Infrastructure at your Service

This year again the APEX connect conference spans over three days with mixed topics around APEX, like JavaScript, PL/SQL and much more.
After the welcome speech and the very funny and interesting Keynote about “PL/SQL: A Career Built On Top Of PL/SQL – 25 years of Coding, Sharing, and Learning” by Martin Widlake, I decided to attend presentations on following topics:
– Oracle Text – A Powerful Tool for Oracle APEX Developers
– Make It Pretty! MIP your APEX application!
– REST Services without APEX – but with APEX_EXEC
– Microservices with APEX
– SQL Magic!
– The UX of forms

PL/SQL: A Career Built On Top Of PL/SQL – 25 years of Coding, Sharing, and Learning:

Martin Widlake shared the story of 25 years development on Oracle from version 6 to the newest 19c.
The most important to retain from his professional journey is that “Good developers are made by other developers” and “Everything you learn will have some return sometime in the future”. That means sharing is the key, keep yourself curious and never stop learning, even things that are not yet obviously useful.

Oracle Text – A Powerful Tool for Oracle APEX Developers

That feature is embedded as a standard in Oracle databases since 1997 when it was named Car Text. In 1999 it became Intermedia Text and finally Oracle Text in 2001. It allows to index text based fields of the database as well as files in BLOBs, allowing much faster and easier search of text patterns (words, sentences, …). We went thru aspects like syntax, fuzzy search, snippets and lexer.
As search combinations require usage of specific operators and delimiters, which are cumbersome for end users, there is a useful package written by Roger Ford that allows to convert simple “Google” like requests into the right format for Oracle Text: PARSER download
His blog will provide nice information about it and Oracle documentation provides all details to the usage of Oracle Text.
You can find further information on following Blog:
Oracle text at a glance

Make It Pretty! MIP your APEX application!

The business logic is the heart of the application but the UI is its face and what users will judge first.
There are some rules which to Make It Pretty (MIP).
First of all it needs to fullfil user needs by either:
– stick to company brand rules
– stick to company webpage design
– stick to user wishes (can be drafted with template monster
Technical and non-technical aspects need to be considered.
Following Design rules help to improve the UI:
– Be consistent
– Make it intuitive
– Be responsive (give feedback to users)
– Keep it simple (not crowded)
– Fonts: max 2 per page, 16px rule (verify on fontpair.co)
– Color rules (verify on contrast checker)
– Have imagination
– Know your APEX universal theme

REST Services without APEX – but with APEX_EXEC

APEX is based on metadata to store definitions and PL/SQL packages support the engine.
That means APEX metadata support can be used outside the APEX application in any PL/SQL code.
One particular APEX PL/SQL package is APEX_EXEC introduced in APEX 18.1. It allows to abstract the data format (XML, json, …) in websources in order to be able to use data as it would come from any local table. It also takes care of pagination from web services to make the data retrieval transparent. But in order to make use of that package an APEX session must first be created to initiate the needed metadata. Fortunately this is made easy since APEX 18.1 with procedure create_session from the apex_session package.
The next version of APEX 19.2 might integrate websource modules with interactive grid.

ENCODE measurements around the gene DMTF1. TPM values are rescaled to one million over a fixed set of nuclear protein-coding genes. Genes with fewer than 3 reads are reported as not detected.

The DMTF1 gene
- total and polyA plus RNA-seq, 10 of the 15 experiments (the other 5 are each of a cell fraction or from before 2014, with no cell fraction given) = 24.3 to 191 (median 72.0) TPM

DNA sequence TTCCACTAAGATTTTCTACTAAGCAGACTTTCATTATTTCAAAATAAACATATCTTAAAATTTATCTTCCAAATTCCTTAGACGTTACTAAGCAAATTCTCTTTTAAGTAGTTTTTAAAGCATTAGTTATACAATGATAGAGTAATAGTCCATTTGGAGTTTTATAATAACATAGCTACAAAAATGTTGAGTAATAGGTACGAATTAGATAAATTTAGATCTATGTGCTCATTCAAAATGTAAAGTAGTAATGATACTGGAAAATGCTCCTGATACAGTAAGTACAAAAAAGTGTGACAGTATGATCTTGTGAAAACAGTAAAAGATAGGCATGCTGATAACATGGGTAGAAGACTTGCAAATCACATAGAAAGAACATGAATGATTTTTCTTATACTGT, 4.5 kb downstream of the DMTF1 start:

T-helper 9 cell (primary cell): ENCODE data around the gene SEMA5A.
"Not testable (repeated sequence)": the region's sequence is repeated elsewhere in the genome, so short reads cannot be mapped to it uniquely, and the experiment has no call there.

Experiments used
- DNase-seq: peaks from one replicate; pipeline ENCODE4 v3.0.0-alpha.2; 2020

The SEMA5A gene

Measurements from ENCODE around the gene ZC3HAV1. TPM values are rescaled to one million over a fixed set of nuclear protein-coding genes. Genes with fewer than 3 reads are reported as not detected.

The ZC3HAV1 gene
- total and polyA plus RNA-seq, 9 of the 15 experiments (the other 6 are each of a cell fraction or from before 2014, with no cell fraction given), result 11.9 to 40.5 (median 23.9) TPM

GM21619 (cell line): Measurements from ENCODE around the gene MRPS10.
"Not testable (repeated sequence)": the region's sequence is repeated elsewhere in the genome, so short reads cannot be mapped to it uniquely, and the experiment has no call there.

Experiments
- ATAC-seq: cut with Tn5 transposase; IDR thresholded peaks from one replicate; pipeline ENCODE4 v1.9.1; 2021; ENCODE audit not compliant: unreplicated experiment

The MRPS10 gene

Microservices with APEX

APEX can be compared to microservices by looking at the characteristics:
– Scalability
– Fail-safe
– Maintainable
– Technology independent
– Database independent
– Small
And it mostly matches!
But APEX also overrules the microservices drawbacks:
– Complex architecture
– Complex testing
– Migration efforts
– Complex development
To have a behavior close to microservices, APEX applications have to make use of web services for the data management and the interfacing with any kind of other services. This allows to clearly separate data management and applications. ORDS allows to enable REST at schema and also object level within APEX. Caching also needs to be considered based data change frequency to lower the lag time of data handling.

SQL Magic!

Since Oracle 12c the database provides the json data guide which allows easy json data manipulation like any standard table data. This comes also with new views like user_json_data_guide.
Oracle 11g introduced Invisible columns that hides columns from table description as well as standard “select *” but not specific select statements. This can be used to deprecate columns or add new columns without breaking existing applications with “select *”. Even though “select *” should be avoided in applications.
Oracle 12c also introduced polymorphic table function that can be used with pipelined tables to create views allowing to pivot and transpose tables whatever number of columns and rows they have.
All those features are very useful and should be used further.

The UX of forms

User eXperience (UX) rules to be applied in forms go beyond APEX. The aim to:
– Reduce cognitive load
– Prevent errors
– Make it user friendly
The rules are following:
– One thing per page
– Put field labels above rather than side to
– Replace small dropdowns by radio buttons
– Use Interactive data lists for long dropdowns
– For login pages, be specific on username type (name, e-mail) and password definition rules
– Avoid * for required fields but rather flag Optional fileds
– Adapt field size on expected data length
– Use smart default values
– Use entry masks
– Use date picker
– Define check before you start pattern to guide users and reduce form length
All that will improve UX.

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Alain Lacour
Alain Lacour

Delivery Manager and Consultant